I am trying to insert new records into an Access DB and getting some weird stuff.
I get the data from a DBF table and load that into a dataset table and DataGridView with no problems.
Then I loop through the ds.table and insert it into the DB with this query.

                                    " VALUES (" & _
                                    ds.Tables(0).Rows(iRows).Item(1) & "," & _
                                    ds.Tables(0).Rows(iRows).Item(2) & "," & _
                                    ds.Tables(0).Rows(iRows).Item(3) & "," & _
                                    ds.Tables(0).Rows(iRows).Item(4) & "," & _
                                    ds.Tables(0).Rows(iRows).Item(5) & "," & _
                                    ds.Tables(0).Rows(iRows).Item(6) & ")"


All the columns are fine except the date columns (DOB and SYSDATE); they take a date like '8/01/2012' from the DBF and it reads in the DataSet Table as '8/01/2012' (as evidenced in a DataGridView) but it ends up being written to the Access table as '12-30-1899'. Note those columns in the DB are set as Date/Time with ShortDate format.
If I change the DB column DataType to 'text' is write as '3.97614314115308E-03'!!!

I've tried a bunch of formatting tricks and that hasn't worked either. Need some help here and hoping someone can tell me where/when (best practice) I should make any Format changes; in the first read from the DBF or when a INSERT to Access DB.

Thanks in advance,

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Check before cmd.executeNonQuery on

ds.Tables(0).Rows(iRows).Item(5) & "," &                                     
ds.Tables(0).Rows(iRows).Item(6) & "

What ur getting at these items...

I get the data from a DBF table and load that into a dataset table and DataGridView with no problems.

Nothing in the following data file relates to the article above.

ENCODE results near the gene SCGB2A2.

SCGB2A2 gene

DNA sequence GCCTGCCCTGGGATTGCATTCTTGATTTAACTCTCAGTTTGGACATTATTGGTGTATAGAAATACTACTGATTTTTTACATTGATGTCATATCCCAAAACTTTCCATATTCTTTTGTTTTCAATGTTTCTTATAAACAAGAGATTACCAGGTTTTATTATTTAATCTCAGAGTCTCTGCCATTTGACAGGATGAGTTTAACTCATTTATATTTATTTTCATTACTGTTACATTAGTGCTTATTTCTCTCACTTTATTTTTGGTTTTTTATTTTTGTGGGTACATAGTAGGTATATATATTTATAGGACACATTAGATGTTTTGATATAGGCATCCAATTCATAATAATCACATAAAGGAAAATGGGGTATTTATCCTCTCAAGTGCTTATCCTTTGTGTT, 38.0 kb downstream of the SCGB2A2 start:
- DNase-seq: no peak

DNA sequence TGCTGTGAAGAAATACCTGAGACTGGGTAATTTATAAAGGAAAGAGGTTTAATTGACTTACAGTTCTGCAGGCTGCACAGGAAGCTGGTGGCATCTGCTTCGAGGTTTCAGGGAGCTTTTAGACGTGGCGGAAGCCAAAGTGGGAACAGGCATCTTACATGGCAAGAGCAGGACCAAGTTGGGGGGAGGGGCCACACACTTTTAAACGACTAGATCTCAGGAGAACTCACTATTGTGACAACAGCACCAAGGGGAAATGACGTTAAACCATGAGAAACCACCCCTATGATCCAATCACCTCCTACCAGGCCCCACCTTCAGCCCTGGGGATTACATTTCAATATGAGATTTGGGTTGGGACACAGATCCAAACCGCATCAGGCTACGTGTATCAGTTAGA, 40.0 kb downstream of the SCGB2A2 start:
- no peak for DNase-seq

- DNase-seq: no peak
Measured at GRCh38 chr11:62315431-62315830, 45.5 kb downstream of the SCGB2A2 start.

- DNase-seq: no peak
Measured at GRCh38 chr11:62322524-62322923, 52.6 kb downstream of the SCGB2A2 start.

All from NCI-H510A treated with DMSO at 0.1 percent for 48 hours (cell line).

Try putting "#" around the date fields. Access prefers dates in the form

INSERT INTO mytable (SYSDATE) VALUES(#2012-10-31#)

That would make the last two lines of your query

"#" & ds.Tables(0).Rows(iRows).Item(5) & "#," & _
"#" & ds.Tables(0).Rows(iRows).Item(6) & "#)"

If MODE is a text field then you'll also have to put single quotes around it. If this doesn't work then please print out the value of cmd.CommandText and post it here.

/EDIT - I corrected the typo ($ to #) as pointed out in the next post.

That was a quick response from you guys and Jim hit the winning point with the # sign, although I think you had typo with the $ sign on Line 1.

The following works perfectly.

    "#" & ds.Tables(0).Rows(iRows).Item(5) & "#," & _
    "#" & ds.Tables(0).Rows(iRows).Item(6) & "#)"

I'll also note that when I intentionally changed one of the datatypes of these fields to 'Text' while leaving the other at 'DateTime' and they both work fine.

That leaves me with the question of the benefits of either datatype in the Access table. Would it be field size or is there an inherent property of the DateTime datatype that ensures that only legitimate dates can be accepted? Eventually this db will have almost 1 million records so size is important as well as any aspects of data validation. These 2 fields will also be significant in future queries.

I'd appreciate comments on that before I close this case.

Thanks again Jim

Righto about the typo. I corrected it. If you store dates as strings instead of native date values then you can't use the SQL date functions in queries. Also, as you point out, dates can be stored n less space than the equivalent strings. Comparisons will not work depending on how you format the dates if stored as strings. For example

SELECT * FROM myTable WHERE thedate > GETDATE()